Dubai - Andy Murray, the first British male since the 1930's to reach three Grand Slam finals, earned a valuable revenge over Tomas Berdych as he reached the semi-finals of the Dubai Open for the first time on Thursday.
The third-seeded Scot won 6-3, 7-5 against the fifth-seeded Czech to whom he lost the last three times, making it his best sequence in four attempts at the lucrative Middle East tournament.
It also earned Murray a possible rematch with Novak Djokovic, the triple Grand Slam titleholder with whom he had a classic semi-final in last month's Australian Open.
Djokovic was due to play his fellow Serb Janko Tipsarevic in the evening session.
The match ended in controversy as Berdych argued at length with the umpire over a Hawkeye decision when he had earned a point to break back for 6-6.
Murray's appeal to the computer replay showed that the line judge's call of fault had been wrong and that his unreturned serve had in fact been in.
But when the umpire awarded the point to Murray, Berdych claimed the rally should have been replayed.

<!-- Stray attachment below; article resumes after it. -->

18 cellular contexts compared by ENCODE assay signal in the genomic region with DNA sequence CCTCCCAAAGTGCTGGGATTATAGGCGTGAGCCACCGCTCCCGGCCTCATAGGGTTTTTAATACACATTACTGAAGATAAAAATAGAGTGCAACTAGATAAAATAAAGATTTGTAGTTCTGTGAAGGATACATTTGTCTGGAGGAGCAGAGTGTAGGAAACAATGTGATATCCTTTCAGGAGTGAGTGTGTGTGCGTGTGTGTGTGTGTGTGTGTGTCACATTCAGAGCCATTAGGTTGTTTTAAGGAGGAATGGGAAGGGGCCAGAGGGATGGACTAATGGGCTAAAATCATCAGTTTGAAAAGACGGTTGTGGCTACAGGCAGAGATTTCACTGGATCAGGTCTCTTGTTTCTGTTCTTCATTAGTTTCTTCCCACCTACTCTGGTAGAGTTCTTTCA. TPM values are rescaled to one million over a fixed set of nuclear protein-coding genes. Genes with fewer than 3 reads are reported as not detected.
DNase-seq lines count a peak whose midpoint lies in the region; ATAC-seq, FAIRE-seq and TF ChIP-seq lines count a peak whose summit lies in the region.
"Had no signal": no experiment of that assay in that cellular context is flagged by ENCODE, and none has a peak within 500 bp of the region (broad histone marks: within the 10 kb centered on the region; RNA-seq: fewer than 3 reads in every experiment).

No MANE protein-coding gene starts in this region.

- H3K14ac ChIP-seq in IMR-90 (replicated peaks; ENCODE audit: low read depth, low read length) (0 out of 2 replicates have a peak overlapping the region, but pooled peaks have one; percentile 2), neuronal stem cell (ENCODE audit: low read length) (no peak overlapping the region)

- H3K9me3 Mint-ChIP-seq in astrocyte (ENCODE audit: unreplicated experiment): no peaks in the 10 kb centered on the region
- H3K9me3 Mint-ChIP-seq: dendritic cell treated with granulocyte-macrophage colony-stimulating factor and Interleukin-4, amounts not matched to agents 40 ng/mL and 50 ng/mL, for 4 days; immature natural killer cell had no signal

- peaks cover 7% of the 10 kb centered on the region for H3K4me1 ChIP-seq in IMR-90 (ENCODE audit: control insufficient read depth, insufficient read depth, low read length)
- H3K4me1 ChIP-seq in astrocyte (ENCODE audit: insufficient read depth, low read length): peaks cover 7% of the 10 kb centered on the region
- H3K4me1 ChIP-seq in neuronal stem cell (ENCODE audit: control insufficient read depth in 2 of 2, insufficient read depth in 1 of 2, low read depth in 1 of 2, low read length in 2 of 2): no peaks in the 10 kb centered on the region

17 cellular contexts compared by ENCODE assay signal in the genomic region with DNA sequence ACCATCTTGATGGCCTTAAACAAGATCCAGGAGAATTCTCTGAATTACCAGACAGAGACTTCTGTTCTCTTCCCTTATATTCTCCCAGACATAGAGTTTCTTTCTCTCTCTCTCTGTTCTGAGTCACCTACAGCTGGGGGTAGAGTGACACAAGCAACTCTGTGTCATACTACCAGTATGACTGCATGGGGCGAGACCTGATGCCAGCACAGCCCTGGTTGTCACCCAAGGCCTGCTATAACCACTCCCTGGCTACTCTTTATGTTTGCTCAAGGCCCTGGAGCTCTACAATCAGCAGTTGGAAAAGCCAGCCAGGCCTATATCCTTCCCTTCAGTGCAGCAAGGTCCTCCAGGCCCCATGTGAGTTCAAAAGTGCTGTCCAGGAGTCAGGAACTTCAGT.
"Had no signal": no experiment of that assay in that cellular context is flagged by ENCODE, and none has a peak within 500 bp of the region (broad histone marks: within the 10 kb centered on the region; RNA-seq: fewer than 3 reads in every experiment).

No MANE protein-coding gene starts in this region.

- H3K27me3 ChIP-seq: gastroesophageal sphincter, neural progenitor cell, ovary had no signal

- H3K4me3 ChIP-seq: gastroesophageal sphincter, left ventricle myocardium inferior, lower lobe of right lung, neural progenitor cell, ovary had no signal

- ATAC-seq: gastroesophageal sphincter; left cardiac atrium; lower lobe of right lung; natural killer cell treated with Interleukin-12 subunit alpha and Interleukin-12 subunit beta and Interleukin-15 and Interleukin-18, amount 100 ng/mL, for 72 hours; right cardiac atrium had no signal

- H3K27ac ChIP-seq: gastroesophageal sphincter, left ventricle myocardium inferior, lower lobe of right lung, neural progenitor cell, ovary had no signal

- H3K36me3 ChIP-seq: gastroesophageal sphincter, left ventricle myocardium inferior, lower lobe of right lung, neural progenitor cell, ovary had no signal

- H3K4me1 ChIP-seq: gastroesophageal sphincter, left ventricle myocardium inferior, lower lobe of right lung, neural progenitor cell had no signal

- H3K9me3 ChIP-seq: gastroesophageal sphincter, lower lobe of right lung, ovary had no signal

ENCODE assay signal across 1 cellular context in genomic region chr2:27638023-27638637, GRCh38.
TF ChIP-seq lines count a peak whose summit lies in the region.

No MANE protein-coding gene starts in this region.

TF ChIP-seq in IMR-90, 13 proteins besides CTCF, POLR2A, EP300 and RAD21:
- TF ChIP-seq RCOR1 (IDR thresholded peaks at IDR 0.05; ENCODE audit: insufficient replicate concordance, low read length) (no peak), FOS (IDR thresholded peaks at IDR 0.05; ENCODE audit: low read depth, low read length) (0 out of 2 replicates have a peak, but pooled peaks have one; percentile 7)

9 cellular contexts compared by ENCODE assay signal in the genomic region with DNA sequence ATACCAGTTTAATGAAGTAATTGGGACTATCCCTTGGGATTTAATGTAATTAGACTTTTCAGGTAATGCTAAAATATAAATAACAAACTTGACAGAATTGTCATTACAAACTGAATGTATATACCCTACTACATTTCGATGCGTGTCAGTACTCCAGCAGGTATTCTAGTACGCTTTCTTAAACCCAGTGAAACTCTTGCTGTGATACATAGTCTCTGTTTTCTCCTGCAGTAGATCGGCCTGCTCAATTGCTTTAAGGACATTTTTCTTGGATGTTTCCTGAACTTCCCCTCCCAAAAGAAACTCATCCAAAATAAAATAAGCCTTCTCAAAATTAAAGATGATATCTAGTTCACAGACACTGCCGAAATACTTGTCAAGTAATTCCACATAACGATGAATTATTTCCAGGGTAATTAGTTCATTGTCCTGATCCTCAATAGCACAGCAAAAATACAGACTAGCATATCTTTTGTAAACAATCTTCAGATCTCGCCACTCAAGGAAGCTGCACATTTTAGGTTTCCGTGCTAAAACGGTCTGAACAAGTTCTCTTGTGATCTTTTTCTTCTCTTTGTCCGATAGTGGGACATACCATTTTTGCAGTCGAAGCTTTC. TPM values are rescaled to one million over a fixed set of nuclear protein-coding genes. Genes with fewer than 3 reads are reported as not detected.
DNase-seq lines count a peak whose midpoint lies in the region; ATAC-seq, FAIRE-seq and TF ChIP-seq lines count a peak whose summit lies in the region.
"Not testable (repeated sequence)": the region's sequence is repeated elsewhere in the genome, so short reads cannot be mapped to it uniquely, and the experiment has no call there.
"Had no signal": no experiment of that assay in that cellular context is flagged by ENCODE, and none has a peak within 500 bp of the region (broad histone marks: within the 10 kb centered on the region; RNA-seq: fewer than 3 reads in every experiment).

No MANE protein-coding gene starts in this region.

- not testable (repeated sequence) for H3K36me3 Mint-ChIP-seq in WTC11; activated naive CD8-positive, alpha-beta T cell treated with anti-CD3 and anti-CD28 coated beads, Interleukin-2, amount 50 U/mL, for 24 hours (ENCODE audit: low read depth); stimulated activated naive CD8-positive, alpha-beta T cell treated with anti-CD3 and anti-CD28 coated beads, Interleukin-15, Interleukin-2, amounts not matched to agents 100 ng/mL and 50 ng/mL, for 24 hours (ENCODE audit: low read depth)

The Czech argued that the line judge's call had interfered with his return of serve, but TV replays showed that the call came after Berdych had hit the ball, and that the umpire's decision was correct.
Murray went on to close the match out in that game, although he required six more rallies and seven match points altogether before doing it.
The Scot had controlled much of the first half of the match by denying Berdych as many opportunities as possible to wind up with fierce flat drives which are especially dangerous on Dubai's hot, fast hard surfaces.
Sometimes he took the ball earlier, nearer to the baseline, thus denying Berdych time, sometimes he used slice, and at others he went on to full out attack.
He mixed it all with characteristic containment, but towards the second half of the second set became noticeably more defensive.
"I managed to stay tough at the end," said Murray.
"But he played well and I was getting a bit nervous. I think I was doing (my game plan) well until I got up in the second set.
"Then I was getting away from the baseline too much," he said, referring to the fact that he had retreated to deep defensive positions which had allowed Berdych more time.
"I hope I play Novak again," he added, referring to their classic match in Australia. "But I'll be ready whoever it is."